During this lengthy process, which involves the determination and/or dispute over the percentage of permanent disability, the worker remains ineligible to receive the voucher. This undermines the intended purpose of the voucher and contributes to California having one of the worst return-to-work (RTW) rates in the nation.

What does AB 211 do?

For injuries occurring after January 1, 2012, AB 211 would improve the timing of the SJDB for injured workers by making the voucher a flat amount of six thousand dollars ($6,000) and changing the date that an injured worker is eligible to receive the voucher to when the physician has determined that the disability has become permanent and stationary. This bill would expand the use of the voucher to include the purchase of tools required by an educational or training program, the purchase of computer equipment, and payment for travel, among others. AB 211 would also establish an expiration date for the SJDB of two years after issuance or five years after the injury, whichever comes later. 

Improving the timing of the SJDB would help improve return to work outcomes for permanently disabled workers by allowing these workers to receive the education and training they need to return to reintegrate into the workforce.


AB 289 passed the Senate by a 37 to 0 vote, and is now on its way to the Governor's desk.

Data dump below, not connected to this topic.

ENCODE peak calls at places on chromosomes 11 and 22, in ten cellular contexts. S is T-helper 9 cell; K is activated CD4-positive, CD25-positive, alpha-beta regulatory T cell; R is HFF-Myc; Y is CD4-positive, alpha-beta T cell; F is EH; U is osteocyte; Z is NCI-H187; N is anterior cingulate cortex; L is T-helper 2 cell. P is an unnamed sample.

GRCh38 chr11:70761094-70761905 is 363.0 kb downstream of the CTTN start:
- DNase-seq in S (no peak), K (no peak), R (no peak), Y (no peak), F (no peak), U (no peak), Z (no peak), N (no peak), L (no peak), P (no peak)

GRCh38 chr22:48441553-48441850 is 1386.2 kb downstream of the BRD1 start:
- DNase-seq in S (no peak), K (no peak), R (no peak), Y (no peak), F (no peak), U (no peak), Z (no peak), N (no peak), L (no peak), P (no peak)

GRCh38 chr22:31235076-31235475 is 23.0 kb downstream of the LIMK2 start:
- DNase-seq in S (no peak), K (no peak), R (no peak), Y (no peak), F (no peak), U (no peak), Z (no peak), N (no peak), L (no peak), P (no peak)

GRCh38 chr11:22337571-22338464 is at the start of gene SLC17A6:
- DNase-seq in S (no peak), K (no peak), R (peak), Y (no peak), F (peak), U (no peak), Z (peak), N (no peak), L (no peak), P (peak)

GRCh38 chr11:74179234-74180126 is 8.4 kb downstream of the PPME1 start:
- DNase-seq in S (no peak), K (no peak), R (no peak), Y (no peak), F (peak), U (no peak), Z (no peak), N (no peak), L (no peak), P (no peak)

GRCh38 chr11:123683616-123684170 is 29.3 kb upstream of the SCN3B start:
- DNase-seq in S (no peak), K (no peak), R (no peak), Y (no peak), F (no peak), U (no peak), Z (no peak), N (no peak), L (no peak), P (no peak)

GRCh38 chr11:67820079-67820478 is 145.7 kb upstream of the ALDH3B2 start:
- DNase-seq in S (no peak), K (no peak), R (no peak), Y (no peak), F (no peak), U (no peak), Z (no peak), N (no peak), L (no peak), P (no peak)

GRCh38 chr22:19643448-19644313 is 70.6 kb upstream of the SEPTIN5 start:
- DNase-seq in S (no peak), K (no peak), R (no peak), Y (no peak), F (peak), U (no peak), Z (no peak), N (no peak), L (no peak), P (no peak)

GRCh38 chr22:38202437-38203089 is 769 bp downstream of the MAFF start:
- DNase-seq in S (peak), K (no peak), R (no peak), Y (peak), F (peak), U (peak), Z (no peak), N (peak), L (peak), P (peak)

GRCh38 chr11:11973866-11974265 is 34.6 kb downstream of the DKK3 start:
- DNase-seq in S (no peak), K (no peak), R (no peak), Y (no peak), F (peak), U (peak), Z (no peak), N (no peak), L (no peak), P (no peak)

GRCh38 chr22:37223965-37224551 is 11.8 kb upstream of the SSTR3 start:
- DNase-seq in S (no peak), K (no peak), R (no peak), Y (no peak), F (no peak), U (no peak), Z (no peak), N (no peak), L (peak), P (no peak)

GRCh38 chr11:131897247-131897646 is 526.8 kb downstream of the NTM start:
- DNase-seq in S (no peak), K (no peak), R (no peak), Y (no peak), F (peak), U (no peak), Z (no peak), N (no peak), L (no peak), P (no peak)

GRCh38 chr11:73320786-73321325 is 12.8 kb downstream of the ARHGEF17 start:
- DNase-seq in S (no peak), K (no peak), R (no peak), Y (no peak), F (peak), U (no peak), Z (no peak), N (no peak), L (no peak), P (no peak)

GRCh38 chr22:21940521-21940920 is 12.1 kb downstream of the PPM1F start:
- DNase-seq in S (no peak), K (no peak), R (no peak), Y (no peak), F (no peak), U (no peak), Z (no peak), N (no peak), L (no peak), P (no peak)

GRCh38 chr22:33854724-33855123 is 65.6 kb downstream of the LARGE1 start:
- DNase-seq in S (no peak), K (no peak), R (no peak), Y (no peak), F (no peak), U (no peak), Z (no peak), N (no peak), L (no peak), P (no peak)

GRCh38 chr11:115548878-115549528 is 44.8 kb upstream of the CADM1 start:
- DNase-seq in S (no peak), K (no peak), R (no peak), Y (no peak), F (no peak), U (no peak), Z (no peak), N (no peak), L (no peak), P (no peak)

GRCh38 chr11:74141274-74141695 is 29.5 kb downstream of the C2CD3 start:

What is the problem?

Current law provides an exemption to the Sales and Tax Law for retail items sold by thrift stores operated by non-profit organizations, which raise at least 75% of their net income for services to HIV or AIDS patients and the chronically ill. This exemption will be repealed on January 1, 2012. This bill is intended to extend the sunset of such an exemption so that services may still be provided to patients regardless of their ability to pay.

What does AB 289 do?

This bill would extend the sunset date of the sales tax exemption for an additional seven years from January 1, 2012 to January 1, 2019, for thrift stores that are operated for the purpose of raising funds to provide medical or social services to HIV or AIDS patients and the chronically ill.


AB 751 passed the Senate by a vote of 37 to 0 and the Assembly by a vote of 55 to 10 for concurrence on the amendments and is now on its way to the Governor's desk.

What does AB 289 do?

The 710 freeway is a major freeway used to transport goods from the port of Los Angeles. The freeway ends in the area of South Pasadena and then the freeway continues after it has passed the city. In 1982, Assemblymember M. Martinez, enacted AB 1623, which would allow for the construction of a freeway if the freeway met conditions that were set but would not need an agreement with the city of South Pasadena. Part of the conditions contained time constraints for the completion of reports for the freeway construction.

In 1993, Assembly member D. Martinez, created a new bill, AB 2556, which would apply the same exceptions as AB 1623 but would eliminate the deadlines for complying with the conditions imposed by the previous bill. To date, in spite of the freeway agreement exception, none of the previous proposed alternatives have been successful in satisfying the regional concerns and the freeway gap closure project remains unconstructed.

What does it do?

This bill would repeal the provisions that allow the California Department of Transportation (Caltrans) to construct a freeway, as long as they meet certain conditions, without first securing an agreement with the local jurisdiction that is being affected.